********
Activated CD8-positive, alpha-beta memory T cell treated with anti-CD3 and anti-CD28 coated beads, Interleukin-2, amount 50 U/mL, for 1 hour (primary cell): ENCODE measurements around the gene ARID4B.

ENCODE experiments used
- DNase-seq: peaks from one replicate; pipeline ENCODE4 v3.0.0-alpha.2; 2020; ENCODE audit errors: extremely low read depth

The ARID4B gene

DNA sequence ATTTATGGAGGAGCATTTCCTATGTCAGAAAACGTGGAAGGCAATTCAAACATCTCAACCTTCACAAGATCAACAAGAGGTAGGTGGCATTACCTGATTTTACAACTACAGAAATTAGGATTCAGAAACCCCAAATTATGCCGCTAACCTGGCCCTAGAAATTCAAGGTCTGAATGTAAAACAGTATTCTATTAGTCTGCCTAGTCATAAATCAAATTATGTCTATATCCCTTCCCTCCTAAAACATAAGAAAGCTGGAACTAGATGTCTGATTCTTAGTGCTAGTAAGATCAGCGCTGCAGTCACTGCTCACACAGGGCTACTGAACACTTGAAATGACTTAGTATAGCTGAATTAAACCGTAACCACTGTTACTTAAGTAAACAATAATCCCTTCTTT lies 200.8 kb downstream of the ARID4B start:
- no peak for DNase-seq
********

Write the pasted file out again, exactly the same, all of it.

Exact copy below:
Activated CD8-positive, alpha-beta memory T cell treated with anti-CD3 and anti-CD28 coated beads, Interleukin-2, amount 50 U/mL, for 1 hour (primary cell): ENCODE measurements around the gene ARID4B.

ENCODE experiments used
- DNase-seq: peaks from one replicate; pipeline ENCODE4 v3.0.0-alpha.2; 2020; ENCODE audit errors: extremely low read depth

The ARID4B gene

DNA sequence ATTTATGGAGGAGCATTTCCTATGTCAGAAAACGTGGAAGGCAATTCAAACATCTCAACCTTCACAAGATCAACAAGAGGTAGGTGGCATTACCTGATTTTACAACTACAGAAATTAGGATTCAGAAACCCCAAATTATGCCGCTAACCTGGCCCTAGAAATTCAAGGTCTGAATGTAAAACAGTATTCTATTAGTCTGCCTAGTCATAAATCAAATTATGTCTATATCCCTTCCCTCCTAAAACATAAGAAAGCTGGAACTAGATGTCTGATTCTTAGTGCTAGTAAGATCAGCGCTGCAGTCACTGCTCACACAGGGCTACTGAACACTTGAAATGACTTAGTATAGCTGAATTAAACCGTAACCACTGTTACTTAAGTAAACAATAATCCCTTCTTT lies 200.8 kb downstream of the ARID4B start:
- no peak for DNase-seq